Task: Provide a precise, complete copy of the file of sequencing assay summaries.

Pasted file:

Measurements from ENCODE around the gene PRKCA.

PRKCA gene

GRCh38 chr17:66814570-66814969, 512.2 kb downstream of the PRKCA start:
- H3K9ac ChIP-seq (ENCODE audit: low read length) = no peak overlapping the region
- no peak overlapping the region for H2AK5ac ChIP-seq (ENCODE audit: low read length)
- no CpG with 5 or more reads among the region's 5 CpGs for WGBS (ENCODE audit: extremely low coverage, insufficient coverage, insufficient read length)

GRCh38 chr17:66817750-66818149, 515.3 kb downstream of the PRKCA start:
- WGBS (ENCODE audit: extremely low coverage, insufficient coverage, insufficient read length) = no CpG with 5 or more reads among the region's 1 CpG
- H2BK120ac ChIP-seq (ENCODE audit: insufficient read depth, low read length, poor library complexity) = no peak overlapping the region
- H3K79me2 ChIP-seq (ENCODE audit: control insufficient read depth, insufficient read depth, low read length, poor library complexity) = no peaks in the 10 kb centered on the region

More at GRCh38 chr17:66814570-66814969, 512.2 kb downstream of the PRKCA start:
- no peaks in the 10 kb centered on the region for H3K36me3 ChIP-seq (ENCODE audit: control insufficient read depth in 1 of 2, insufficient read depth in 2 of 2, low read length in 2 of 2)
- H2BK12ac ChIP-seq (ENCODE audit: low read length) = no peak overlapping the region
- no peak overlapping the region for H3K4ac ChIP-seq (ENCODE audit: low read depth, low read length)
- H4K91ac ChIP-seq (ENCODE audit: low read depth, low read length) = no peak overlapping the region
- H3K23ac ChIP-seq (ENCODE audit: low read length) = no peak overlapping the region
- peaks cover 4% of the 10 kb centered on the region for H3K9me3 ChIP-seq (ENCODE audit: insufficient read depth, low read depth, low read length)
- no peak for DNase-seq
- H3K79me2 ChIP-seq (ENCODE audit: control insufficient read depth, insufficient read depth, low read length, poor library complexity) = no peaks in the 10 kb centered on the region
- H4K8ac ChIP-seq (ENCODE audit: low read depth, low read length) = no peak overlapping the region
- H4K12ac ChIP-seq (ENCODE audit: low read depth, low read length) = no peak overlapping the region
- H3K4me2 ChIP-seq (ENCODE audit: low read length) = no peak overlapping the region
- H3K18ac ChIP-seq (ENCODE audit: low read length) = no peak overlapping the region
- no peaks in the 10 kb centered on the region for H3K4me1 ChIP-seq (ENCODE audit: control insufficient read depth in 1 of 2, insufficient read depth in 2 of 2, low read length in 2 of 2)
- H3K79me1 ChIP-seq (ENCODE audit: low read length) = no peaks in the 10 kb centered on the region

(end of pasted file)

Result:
Measurements from ENCODE around the gene PRKCA.

PRKCA gene

GRCh38 chr17:66814570-66814969, 512.2 kb downstream of the PRKCA start:
- H3K9ac ChIP-seq (ENCODE audit: low read length) = no peak overlapping the region
- no peak overlapping the region for H2AK5ac ChIP-seq (ENCODE audit: low read length)
- no CpG with 5 or more reads among the region's 5 CpGs for WGBS (ENCODE audit: extremely low coverage, insufficient coverage, insufficient read length)

GRCh38 chr17:66817750-66818149, 515.3 kb downstream of the PRKCA start:
- WGBS (ENCODE audit: extremely low coverage, insufficient coverage, insufficient read length) = no CpG with 5 or more reads among the region's 1 CpG
- H2BK120ac ChIP-seq (ENCODE audit: insufficient read depth, low read length, poor library complexity) = no peak overlapping the region
- H3K79me2 ChIP-seq (ENCODE audit: control insufficient read depth, insufficient read depth, low read length, poor library complexity) = no peaks in the 10 kb centered on the region

More at GRCh38 chr17:66814570-66814969, 512.2 kb downstream of the PRKCA start:
- no peaks in the 10 kb centered on the region for H3K36me3 ChIP-seq (ENCODE audit: control insufficient read depth in 1 of 2, insufficient read depth in 2 of 2, low read length in 2 of 2)
- H2BK12ac ChIP-seq (ENCODE audit: low read length) = no peak overlapping the region
- no peak overlapping the region for H3K4ac ChIP-seq (ENCODE audit: low read depth, low read length)
- H4K91ac ChIP-seq (ENCODE audit: low read depth, low read length) = no peak overlapping the region
- H3K23ac ChIP-seq (ENCODE audit: low read length) = no peak overlapping the region
- peaks cover 4% of the 10 kb centered on the region for H3K9me3 ChIP-seq (ENCODE audit: insufficient read depth, low read depth, low read length)
- no peak for DNase-seq
- H3K79me2 ChIP-seq (ENCODE audit: control insufficient read depth, insufficient read depth, low read length, poor library complexity) = no peaks in the 10 kb centered on the region
- H4K8ac ChIP-seq (ENCODE audit: low read depth, low read length) = no peak overlapping the region
- H4K12ac ChIP-seq (ENCODE audit: low read depth, low read length) = no peak overlapping the region
- H3K4me2 ChIP-seq (ENCODE audit: low read length) = no peak overlapping the region
- H3K18ac ChIP-seq (ENCODE audit: low read length) = no peak overlapping the region
- no peaks in the 10 kb centered on the region for H3K4me1 ChIP-seq (ENCODE audit: control insufficient read depth in 1 of 2, insufficient read depth in 2 of 2, low read length in 2 of 2)
- H3K79me1 ChIP-seq (ENCODE audit: low read length) = no peaks in the 10 kb centered on the region